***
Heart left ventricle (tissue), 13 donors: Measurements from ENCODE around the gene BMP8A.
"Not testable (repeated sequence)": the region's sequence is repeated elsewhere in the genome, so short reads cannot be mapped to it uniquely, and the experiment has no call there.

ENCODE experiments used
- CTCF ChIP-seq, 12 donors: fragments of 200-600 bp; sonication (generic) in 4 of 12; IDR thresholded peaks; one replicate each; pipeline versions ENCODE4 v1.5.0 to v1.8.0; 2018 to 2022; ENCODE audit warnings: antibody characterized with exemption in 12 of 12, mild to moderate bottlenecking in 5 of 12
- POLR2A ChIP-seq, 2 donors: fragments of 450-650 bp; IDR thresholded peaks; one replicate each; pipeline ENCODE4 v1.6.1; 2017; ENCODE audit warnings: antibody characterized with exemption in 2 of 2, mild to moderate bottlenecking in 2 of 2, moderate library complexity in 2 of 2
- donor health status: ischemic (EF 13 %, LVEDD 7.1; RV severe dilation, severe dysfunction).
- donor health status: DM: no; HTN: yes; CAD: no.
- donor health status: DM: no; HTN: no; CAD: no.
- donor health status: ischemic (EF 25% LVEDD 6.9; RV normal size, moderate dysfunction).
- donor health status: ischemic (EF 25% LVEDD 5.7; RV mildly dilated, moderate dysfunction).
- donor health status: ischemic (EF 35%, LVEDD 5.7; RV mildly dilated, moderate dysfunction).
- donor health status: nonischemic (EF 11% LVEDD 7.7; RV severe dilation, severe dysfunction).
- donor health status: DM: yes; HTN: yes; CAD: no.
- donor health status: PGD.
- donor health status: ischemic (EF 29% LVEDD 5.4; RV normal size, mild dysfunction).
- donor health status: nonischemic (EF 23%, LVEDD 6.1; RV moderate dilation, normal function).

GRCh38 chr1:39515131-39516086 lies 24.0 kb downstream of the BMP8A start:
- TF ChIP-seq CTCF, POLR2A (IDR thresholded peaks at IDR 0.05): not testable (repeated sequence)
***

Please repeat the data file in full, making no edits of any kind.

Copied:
Heart left ventricle (tissue), 13 donors: Measurements from ENCODE around the gene BMP8A.
"Not testable (repeated sequence)": the region's sequence is repeated elsewhere in the genome, so short reads cannot be mapped to it uniquely, and the experiment has no call there.

ENCODE experiments used
- CTCF ChIP-seq, 12 donors: fragments of 200-600 bp; sonication (generic) in 4 of 12; IDR thresholded peaks; one replicate each; pipeline versions ENCODE4 v1.5.0 to v1.8.0; 2018 to 2022; ENCODE audit warnings: antibody characterized with exemption in 12 of 12, mild to moderate bottlenecking in 5 of 12
- POLR2A ChIP-seq, 2 donors: fragments of 450-650 bp; IDR thresholded peaks; one replicate each; pipeline ENCODE4 v1.6.1; 2017; ENCODE audit warnings: antibody characterized with exemption in 2 of 2, mild to moderate bottlenecking in 2 of 2, moderate library complexity in 2 of 2
- donor health status: ischemic (EF 13 %, LVEDD 7.1; RV severe dilation, severe dysfunction).
- donor health status: DM: no; HTN: yes; CAD: no.
- donor health status: DM: no; HTN: no; CAD: no.
- donor health status: ischemic (EF 25% LVEDD 6.9; RV normal size, moderate dysfunction).
- donor health status: ischemic (EF 25% LVEDD 5.7; RV mildly dilated, moderate dysfunction).
- donor health status: ischemic (EF 35%, LVEDD 5.7; RV mildly dilated, moderate dysfunction).
- donor health status: nonischemic (EF 11% LVEDD 7.7; RV severe dilation, severe dysfunction).
- donor health status: DM: yes; HTN: yes; CAD: no.
- donor health status: PGD.
- donor health status: ischemic (EF 29% LVEDD 5.4; RV normal size, mild dysfunction).
- donor health status: nonischemic (EF 23%, LVEDD 6.1; RV moderate dilation, normal function).

GRCh38 chr1:39515131-39516086 lies 24.0 kb downstream of the BMP8A start:
- TF ChIP-seq CTCF, POLR2A (IDR thresholded peaks at IDR 0.05): not testable (repeated sequence)